Cloud CRM Software Forum
How managers and vendors can help drive Social CRM
In talking to sales professionals, it's clear that there's an understanding of how social media can help them. But there's also a disconnect. Although many of them have integrated social media into their personal lives, they haven't quite grasped how to do that in their professional lives.
This disconnect presents managers with a great opportunity. Rather than waiting for reps to devise their own social media strategies and implement them on an ad hoc basis, sales managers have a chance to design new processes for using social media and social CRM and to encourage their reps to embrace them.
Just as it's been tough to get sales guys to use CRM software solutions, it's going to be tough to get them to make the jump to social CRM – but I'm betting this jump won't be as difficult, because most of them have familiarity with social media. They know how it works, but now they need to know how it works at work, so to speak.
That becomes the manager's job. He's got to let them know that it's okay to use on the job, and he's got to figure out how to use it best within his organization's sales processes. In many cases, this will come in the form of identifying a point in the sales process where the use of social CRM can help accelerate deals. Then, he's got to insist that reps go and look at this data before they progress beyond that point in the sales process. If he's picked the right point for the right data, the results should speak for themselves.
That means that the sales manager's job just became a little more difficult – he now has to be the guy who understands what tools are out there and which ones are right for his situation. In order to encourage his reps to use social media, he's going to have to be the evangelist – and you can't evangelize unless you're an expert on the story you're telling.
For vendors trying to tap this market, there's an opportunity here, too. That's the opportunity to lay out some use case scenarios and do some concept education targeted at those managers. They're the people advocating for the technology; that role no longer belongs to IT, which is still where many vendors tend to focus. IT can help with nuts and bolts issues, and also advise on strategic issues, but social CRM works only when it's oriented around users and the customers they interact with.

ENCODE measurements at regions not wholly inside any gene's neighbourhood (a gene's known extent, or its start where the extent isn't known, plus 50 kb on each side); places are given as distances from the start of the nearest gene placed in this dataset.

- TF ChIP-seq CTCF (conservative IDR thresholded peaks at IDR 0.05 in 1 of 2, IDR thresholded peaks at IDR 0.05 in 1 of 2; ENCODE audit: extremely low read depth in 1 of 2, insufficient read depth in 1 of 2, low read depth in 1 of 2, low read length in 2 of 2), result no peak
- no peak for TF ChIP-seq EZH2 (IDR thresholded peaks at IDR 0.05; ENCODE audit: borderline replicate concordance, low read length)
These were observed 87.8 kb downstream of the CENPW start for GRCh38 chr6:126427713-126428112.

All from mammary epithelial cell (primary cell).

If a vendor can get the sales manager speaking his language, and the manager can speak to his reps and be understood, that vendor then has inroads into not just a sale but into a successful deployment where adoption is high, sales improve through the use of sCRM and, ultimately, builds a profitable customer relationship.
Could the cloud have a downside for software?
Salesforce's annual SaaS saturnalia Dreamforce is in full swing, and the general mood has been very upbeat. Maybe it's because we're near the holidays, or maybe it's because a lot of east-coastesr are here and have escaped the cold weather, or maybe it's because it's just fun being at a show held by a company that has the ability to laugh at itself. For example, during his keynote Marc Benioff was extolling the ability of the cloud to change the game for users in his usual animated way. "it makes software more flexible, faster and less expensive!" At that the audience let out a spontaneous laugh. Benioff stopped, turned to the audience, and winkingly said, "Well, inexpensive most of the time."
The cloud has commanded all the attention this time - a nice change from the themes of years gone by. Obviously, the cloud is an immense game-changer, and its ability to level the field in terms if functionality for small business represents a democratization of the business computing landscape whose impact we have yet to really feel. I would be tempted to say it meant nothing but good things if I didn't know better.
The cloud will have some downsides for the software market. I think it will be akin to what has happened to music and written material in the recent past thanks to the Internet. As it becomes easier to create and distribute, the tendency has been for the users to take that content for granted. We've seen written matter devalued this way – who pays for news on the Internet? – and music has suffered a similar fate, as evidenced by the digital sharing cases of the immediate past. Customers will pay what they believe something to be worth - and if they think software comes for free, that's the value they'll ascribe to it.